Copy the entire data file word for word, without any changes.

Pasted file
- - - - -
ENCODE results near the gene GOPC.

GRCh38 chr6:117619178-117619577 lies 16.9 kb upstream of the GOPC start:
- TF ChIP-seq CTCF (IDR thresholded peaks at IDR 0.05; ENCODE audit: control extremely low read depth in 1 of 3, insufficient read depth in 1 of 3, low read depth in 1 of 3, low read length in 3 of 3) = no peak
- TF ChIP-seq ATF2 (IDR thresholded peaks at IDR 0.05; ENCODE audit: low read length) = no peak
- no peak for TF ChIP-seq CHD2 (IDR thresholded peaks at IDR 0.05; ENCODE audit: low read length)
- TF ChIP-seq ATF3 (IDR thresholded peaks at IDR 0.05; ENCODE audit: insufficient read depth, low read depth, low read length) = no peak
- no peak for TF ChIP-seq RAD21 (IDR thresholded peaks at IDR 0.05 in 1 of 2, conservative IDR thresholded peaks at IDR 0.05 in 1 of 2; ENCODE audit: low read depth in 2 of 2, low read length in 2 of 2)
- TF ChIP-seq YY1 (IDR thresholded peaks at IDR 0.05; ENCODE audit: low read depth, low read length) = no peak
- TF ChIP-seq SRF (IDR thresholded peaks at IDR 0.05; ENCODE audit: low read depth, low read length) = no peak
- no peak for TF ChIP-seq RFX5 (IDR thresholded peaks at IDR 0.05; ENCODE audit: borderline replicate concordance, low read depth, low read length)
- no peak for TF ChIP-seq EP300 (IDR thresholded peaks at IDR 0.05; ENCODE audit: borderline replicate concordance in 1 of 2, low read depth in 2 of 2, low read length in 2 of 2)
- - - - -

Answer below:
ENCODE results near the gene GOPC.

GRCh38 chr6:117619178-117619577 lies 16.9 kb upstream of the GOPC start:
- TF ChIP-seq CTCF (IDR thresholded peaks at IDR 0.05; ENCODE audit: control extremely low read depth in 1 of 3, insufficient read depth in 1 of 3, low read depth in 1 of 3, low read length in 3 of 3) = no peak
- TF ChIP-seq ATF2 (IDR thresholded peaks at IDR 0.05; ENCODE audit: low read length) = no peak
- no peak for TF ChIP-seq CHD2 (IDR thresholded peaks at IDR 0.05; ENCODE audit: low read length)
- TF ChIP-seq ATF3 (IDR thresholded peaks at IDR 0.05; ENCODE audit: insufficient read depth, low read depth, low read length) = no peak
- no peak for TF ChIP-seq RAD21 (IDR thresholded peaks at IDR 0.05 in 1 of 2, conservative IDR thresholded peaks at IDR 0.05 in 1 of 2; ENCODE audit: low read depth in 2 of 2, low read length in 2 of 2)
- TF ChIP-seq YY1 (IDR thresholded peaks at IDR 0.05; ENCODE audit: low read depth, low read length) = no peak
- TF ChIP-seq SRF (IDR thresholded peaks at IDR 0.05; ENCODE audit: low read depth, low read length) = no peak
- no peak for TF ChIP-seq RFX5 (IDR thresholded peaks at IDR 0.05; ENCODE audit: borderline replicate concordance, low read depth, low read length)
- no peak for TF ChIP-seq EP300 (IDR thresholded peaks at IDR 0.05; ENCODE audit: borderline replicate concordance in 1 of 2, low read depth in 2 of 2, low read length in 2 of 2)